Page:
It was a great night for a run and we picked up the pace, passing a few other teams. We both felt strong. To our horror one of the checkpoints would not dib but we did not want to waste too much time and set off again for the highest point of the run. The long uphill was followed by a steep technical descent and after a tricky navigation decision there was only the dash for the finish. Our efforts were rewarded with a second place for the stage moving us up to fifth in our category.

On Sunday there was just one stage and no kayaking. Our plan for the day was to start off on the bike. This was to get our legs moving and warmed up and then we would take the hour break followed by the run. There was only one bonus point per minute back early so it was better to stay out.

The time to start came and again we got the map and decided our route for the bike. We headed out and our legs were feeling great. Today it was only a 4 hour stage with 3 hours of actual racing, a real sprint. We had a fun bike again with one tricky descent that we ended up walking down. Following this descent it was all pretty fast riding in brilliant sunshine, on well-defined tracks in a great part of the world.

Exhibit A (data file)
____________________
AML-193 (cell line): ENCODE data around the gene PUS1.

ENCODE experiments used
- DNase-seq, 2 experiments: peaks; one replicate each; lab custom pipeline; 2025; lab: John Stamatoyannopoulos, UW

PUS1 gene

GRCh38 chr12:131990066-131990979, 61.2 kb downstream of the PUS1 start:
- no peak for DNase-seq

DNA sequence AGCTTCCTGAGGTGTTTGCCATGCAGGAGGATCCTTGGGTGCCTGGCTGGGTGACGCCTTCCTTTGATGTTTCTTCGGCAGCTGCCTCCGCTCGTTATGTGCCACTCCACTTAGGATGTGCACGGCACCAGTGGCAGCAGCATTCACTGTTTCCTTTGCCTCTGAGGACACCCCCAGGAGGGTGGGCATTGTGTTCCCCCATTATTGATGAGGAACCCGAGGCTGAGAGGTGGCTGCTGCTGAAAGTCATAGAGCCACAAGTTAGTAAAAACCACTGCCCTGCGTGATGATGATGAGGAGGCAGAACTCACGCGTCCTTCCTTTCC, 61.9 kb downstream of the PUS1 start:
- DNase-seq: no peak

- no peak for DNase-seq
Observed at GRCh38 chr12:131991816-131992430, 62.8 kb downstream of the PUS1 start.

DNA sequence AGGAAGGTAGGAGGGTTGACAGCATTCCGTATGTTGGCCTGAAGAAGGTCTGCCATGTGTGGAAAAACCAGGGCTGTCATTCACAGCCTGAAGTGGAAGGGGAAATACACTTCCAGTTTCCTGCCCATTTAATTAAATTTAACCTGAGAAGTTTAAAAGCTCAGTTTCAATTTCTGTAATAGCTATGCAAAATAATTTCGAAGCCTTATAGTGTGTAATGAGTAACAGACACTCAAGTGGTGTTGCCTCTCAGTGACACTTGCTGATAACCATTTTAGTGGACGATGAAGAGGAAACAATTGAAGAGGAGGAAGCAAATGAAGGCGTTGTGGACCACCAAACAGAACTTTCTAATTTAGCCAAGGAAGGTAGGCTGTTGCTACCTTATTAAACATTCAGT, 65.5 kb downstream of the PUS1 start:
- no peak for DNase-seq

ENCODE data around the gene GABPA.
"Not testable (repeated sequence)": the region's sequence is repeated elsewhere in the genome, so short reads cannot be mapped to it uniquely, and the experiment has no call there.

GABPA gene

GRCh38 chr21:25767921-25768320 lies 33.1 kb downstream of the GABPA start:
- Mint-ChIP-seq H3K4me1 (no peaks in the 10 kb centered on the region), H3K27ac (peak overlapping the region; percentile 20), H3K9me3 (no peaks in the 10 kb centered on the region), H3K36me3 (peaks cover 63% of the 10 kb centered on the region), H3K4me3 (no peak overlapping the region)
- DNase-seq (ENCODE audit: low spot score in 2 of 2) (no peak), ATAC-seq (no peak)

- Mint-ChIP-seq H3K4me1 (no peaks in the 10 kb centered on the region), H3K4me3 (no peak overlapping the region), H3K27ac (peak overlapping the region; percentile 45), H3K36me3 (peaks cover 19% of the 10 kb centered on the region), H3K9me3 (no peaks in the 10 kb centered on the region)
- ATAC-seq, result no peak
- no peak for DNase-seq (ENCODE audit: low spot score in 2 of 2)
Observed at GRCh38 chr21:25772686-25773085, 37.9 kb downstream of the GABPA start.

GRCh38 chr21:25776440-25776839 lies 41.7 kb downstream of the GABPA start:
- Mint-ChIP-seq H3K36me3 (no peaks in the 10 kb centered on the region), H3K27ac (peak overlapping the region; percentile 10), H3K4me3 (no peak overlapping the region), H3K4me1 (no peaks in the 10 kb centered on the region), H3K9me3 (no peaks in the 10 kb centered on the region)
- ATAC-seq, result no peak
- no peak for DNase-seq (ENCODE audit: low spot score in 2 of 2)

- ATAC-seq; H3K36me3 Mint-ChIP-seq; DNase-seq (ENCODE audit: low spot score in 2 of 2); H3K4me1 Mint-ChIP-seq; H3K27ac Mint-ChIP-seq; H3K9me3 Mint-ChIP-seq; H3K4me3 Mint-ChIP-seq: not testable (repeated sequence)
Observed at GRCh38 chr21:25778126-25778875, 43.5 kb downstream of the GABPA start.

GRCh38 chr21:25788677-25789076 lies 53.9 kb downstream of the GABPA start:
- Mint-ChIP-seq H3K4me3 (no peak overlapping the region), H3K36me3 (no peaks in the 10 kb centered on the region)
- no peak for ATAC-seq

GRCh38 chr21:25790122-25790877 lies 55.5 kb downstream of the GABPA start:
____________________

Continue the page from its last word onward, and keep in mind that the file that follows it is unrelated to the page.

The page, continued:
The day was warming up nicely and back at the event base, before the break, we opted to complete the two optional activities. Dave did a superb job of getting through them quickly. We were then able to enjoy the hour break, in the sunshine, with the banter from the other teams. This left with about 70 minutes for the run, we picked a course of 10 km, which would be easy as long as we did not get lost.

We headed out at a good pace and held this until about 4km before the end, it was then that Dave's feet started to trouble him and we ended up walking some of the way back to the finish with a final sprint for the line. We were back with ten minutes to spare. It was a great day for us and our efforts on this stage had left us in sixth place, meaning we finished in fifth overall in the novice men's category; a fantastic achievement for our first QuestAR.

What we thought of the event:

We were especially impressed with how smoothly Quest had everything running. The great thing about QuestARs is that whether you are looking for your first two-day adventure race or if you're a seasoned pro, the course and set up should be flexible enough to be a good introduction as well as a more challenging event. The base was well equipped and if the weather had not been as good, it would have been perfect place to warm-up with something hot to eat and drink from the Quest kitchen. We are definitely planning to race in the other QuestARs in the series.

Words by Tom Crossland